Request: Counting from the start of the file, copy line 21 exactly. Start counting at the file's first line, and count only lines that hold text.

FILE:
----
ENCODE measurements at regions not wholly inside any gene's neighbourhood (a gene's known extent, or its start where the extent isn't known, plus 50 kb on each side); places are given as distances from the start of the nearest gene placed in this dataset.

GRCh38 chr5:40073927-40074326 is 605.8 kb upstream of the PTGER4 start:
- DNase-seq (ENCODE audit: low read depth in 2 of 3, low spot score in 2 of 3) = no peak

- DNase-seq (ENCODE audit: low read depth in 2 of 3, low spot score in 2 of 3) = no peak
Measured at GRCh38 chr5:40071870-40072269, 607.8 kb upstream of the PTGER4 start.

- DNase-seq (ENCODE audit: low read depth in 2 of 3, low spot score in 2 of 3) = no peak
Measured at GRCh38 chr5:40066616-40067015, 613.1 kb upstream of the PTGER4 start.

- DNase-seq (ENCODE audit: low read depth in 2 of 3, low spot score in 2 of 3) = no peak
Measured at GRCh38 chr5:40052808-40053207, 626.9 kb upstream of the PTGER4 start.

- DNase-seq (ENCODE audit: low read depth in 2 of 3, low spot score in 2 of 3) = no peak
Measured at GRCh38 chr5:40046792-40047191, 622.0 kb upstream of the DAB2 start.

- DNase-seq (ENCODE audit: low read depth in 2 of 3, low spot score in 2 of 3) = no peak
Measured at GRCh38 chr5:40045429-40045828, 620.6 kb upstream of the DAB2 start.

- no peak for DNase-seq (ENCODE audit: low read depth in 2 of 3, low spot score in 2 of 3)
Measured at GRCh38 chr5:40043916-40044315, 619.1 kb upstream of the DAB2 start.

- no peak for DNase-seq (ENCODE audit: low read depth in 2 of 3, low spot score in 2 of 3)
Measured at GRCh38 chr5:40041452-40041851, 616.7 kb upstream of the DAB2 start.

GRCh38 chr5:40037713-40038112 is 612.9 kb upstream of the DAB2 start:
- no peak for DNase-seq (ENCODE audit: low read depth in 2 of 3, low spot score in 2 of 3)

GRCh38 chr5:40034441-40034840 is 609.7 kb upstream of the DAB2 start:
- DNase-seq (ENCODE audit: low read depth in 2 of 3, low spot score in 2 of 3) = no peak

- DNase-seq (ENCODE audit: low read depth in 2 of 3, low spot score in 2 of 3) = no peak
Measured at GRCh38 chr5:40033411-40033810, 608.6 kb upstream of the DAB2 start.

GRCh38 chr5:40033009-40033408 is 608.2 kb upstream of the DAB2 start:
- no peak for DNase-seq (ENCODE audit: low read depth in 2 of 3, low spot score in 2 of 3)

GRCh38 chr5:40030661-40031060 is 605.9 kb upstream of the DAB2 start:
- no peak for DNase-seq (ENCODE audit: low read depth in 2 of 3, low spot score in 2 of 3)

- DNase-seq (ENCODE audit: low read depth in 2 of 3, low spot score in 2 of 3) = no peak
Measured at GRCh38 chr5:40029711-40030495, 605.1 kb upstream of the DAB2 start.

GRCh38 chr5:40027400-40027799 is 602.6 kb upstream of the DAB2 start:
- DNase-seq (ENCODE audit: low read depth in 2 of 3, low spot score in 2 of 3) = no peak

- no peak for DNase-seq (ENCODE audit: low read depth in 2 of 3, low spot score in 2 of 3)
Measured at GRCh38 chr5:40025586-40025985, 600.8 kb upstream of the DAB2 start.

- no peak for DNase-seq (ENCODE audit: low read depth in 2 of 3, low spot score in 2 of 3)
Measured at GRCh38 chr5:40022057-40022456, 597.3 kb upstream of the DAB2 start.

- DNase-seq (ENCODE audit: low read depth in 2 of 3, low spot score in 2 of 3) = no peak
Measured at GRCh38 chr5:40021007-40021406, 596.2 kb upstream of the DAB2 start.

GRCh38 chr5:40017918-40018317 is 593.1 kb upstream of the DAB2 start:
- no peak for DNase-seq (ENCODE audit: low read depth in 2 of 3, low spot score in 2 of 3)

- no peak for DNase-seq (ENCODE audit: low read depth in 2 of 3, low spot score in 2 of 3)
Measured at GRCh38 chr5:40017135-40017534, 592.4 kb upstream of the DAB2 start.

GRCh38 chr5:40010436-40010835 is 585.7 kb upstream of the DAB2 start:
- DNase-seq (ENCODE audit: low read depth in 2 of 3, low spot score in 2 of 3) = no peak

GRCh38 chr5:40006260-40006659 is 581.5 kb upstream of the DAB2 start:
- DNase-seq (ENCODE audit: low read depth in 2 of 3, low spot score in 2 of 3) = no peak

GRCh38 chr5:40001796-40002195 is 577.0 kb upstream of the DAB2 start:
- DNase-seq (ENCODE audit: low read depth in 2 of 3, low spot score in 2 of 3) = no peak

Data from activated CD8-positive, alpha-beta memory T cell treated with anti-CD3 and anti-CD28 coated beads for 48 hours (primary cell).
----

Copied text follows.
- DNase-seq (ENCODE audit: low read depth in 2 of 3, low spot score in 2 of 3) = no peak